Sex offender? Pack your bags
On the Megan’s Law map of Chico, the sky-blue squares signify registered sex offenders. And of the city’s 132 registered offenders, there are quite a few blue squares just blocks from schools and parks.
Many of these people would have to move if activists and Republican legislators including Gov. Arnold Schwarzenegger succeed in passing a California version of “Jessica’s Law,” named for the 9-year-old Florida girl who was kidnapped from her bedroom and killed by a neighbor, a registered sex offender.
If passed, the new law would create a “predator-free zone” forbidding registered sex offenders from living within 2,000 feet—about one-third of a mile—from both public and private schools, as well as parks frequented by children.
A look at the Chico-area map generated by www.meganslaw.ca.gov found at least three registered sex offenders living within a half-mile of McManus, Citrus, Parkview and Chapman elementaries. Five live that close to Hooker Oak, including one man living only one-tenth of a mile away who was convicted of lewd and lascivious acts with a child under 14 by force.
“The office is well aware,” said Maureen Stuempfig, principal of Hooker Oak Elementary School. “We have gotten on the Web and have pictures that we keep private in the office. We’re aware of the faces and the names, and [so is] the nursery school across the street.”
But Stuempfig isn’t sure Jessica’s Law is the answer. “It would make my job easier but I don’t know how fair that would be to the individuals … as far as due process or rights, especially if you’ve done your time. Where does it end?”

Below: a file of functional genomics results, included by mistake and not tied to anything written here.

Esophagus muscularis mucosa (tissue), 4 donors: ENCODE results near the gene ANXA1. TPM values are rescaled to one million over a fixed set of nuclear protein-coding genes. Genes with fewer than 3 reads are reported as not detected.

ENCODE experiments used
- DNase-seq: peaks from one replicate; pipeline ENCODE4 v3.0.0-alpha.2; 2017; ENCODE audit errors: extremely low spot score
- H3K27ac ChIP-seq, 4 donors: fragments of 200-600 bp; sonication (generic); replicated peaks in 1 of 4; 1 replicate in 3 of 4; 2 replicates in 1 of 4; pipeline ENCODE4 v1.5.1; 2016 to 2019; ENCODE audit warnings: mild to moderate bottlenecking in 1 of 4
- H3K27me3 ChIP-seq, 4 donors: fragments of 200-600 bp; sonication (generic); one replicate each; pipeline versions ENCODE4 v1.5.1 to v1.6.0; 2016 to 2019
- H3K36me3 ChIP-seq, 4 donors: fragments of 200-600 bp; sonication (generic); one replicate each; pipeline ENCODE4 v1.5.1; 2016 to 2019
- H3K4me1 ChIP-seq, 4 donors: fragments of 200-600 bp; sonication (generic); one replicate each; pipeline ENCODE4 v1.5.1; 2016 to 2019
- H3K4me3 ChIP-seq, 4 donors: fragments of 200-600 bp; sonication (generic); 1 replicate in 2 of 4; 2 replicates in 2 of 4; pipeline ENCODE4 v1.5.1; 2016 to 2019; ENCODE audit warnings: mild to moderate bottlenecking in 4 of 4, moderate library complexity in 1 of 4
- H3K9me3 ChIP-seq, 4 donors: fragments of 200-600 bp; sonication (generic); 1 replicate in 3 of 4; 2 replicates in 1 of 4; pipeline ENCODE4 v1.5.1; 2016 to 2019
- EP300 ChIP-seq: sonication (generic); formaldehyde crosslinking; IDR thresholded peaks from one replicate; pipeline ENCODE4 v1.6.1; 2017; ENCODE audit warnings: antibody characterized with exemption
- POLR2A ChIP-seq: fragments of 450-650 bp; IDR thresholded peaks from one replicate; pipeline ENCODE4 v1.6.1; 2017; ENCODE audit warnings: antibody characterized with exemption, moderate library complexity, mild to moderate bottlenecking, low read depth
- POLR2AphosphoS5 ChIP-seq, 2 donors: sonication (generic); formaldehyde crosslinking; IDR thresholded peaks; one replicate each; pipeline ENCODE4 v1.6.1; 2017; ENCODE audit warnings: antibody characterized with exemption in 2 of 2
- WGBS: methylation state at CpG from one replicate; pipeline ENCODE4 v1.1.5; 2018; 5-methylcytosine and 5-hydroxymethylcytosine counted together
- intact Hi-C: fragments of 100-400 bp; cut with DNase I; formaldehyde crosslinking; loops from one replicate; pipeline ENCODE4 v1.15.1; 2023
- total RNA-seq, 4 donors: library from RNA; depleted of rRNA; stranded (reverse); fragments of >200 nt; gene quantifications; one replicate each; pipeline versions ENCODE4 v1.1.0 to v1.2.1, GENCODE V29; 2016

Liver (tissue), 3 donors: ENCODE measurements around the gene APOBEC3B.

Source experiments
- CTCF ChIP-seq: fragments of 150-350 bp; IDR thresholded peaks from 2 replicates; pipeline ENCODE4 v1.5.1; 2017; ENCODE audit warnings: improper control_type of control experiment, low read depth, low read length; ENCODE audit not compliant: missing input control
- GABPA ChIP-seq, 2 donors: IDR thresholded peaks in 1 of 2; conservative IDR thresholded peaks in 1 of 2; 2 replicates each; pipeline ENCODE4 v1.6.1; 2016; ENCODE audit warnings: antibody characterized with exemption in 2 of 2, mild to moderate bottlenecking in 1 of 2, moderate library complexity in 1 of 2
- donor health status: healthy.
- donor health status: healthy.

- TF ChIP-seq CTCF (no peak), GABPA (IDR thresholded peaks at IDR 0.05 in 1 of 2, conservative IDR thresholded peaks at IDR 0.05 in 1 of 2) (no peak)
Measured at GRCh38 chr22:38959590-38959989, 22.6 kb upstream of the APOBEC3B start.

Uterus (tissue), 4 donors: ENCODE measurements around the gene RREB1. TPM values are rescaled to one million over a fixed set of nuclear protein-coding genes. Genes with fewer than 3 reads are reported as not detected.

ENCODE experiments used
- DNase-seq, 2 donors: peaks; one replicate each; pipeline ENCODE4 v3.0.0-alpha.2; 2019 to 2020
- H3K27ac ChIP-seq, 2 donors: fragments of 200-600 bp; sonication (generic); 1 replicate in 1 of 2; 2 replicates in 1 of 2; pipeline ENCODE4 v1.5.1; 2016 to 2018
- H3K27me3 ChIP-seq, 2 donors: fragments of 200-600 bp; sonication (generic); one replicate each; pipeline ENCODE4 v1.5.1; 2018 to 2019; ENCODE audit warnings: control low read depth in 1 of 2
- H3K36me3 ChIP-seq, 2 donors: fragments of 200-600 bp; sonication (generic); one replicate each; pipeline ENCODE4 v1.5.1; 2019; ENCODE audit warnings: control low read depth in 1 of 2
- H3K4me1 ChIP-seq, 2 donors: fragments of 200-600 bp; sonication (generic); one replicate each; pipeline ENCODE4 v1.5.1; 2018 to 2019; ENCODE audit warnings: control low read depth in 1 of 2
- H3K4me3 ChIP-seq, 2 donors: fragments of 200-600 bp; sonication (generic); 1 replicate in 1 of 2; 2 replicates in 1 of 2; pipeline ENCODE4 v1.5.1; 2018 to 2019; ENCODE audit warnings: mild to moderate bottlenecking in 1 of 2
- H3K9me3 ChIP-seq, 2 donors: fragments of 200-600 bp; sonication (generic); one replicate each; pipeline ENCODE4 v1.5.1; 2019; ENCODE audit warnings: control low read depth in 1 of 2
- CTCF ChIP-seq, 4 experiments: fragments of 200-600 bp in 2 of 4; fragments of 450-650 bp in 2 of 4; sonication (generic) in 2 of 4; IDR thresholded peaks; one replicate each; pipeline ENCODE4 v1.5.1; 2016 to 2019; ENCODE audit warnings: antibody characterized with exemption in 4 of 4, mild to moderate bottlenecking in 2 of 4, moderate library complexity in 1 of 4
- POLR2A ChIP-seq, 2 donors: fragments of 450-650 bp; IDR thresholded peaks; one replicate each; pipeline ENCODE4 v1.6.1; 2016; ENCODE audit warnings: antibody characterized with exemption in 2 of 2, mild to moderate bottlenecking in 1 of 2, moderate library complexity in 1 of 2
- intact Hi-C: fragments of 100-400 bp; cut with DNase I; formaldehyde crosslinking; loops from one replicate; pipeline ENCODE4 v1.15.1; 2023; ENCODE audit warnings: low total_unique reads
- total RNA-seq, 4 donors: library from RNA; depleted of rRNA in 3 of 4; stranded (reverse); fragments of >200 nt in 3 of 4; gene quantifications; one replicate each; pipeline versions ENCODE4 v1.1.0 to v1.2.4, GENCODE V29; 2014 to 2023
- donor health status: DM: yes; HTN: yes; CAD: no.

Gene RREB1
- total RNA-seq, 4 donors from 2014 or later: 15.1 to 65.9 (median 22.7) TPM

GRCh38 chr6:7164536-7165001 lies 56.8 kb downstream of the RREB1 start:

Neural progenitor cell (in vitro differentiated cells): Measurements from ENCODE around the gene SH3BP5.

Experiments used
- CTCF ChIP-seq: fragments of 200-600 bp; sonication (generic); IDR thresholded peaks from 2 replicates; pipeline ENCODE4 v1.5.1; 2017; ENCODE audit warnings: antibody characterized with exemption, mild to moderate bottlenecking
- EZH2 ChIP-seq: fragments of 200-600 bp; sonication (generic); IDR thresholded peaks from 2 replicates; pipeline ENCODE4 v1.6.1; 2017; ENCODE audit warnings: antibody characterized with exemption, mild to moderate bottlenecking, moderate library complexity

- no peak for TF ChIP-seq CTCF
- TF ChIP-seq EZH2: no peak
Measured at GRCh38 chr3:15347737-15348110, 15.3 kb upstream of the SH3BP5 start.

Many state Democrats apparently have similar misgivings.
Senate Bill 588 and Assembly Bill 231 are currently stuck in public safety committees, and their sponsors, including husband-wife legislators Sen. George and Assemblywoman Sharon Runner, aren’t optimistic they can best a Legislature dominated by Democrats, who say the bills not only raise civil liberties issues, but would cost $500 million a year in new expenses.
So, members of the Sacramento-based Campaign for Child Safety are set to start gathering signatures Sept. 19 in an attempt to get the Sexual Predator Punishment and Control Act of 2006 on the June 2006 ballot.
Calling sex offenders “cowards” at an Aug. 16 press conference, Schwarzenegger said if the Legislature doesn’t pass the pair of bills, he will push to get the measure on the ballot. “We want these criminals off the streets and away from our schools and children.”
An existing law bars people convicted of certain sex offenses against children from living within a quarter mile of K-8 schools, but the exile ends when their parole does.
Besides determining where registered sex offenders would live, SB 588 and AB 231 would: Require those released on parole to wear GPS tracking systems for life, potentially charge possession of child pornography as a felony, forbid time off for “good behavior” for imprisoned sex offenders, label someone a “sexually violent predator” after one crime rather than two and increase mandatory sentences for a variety of sex crimes.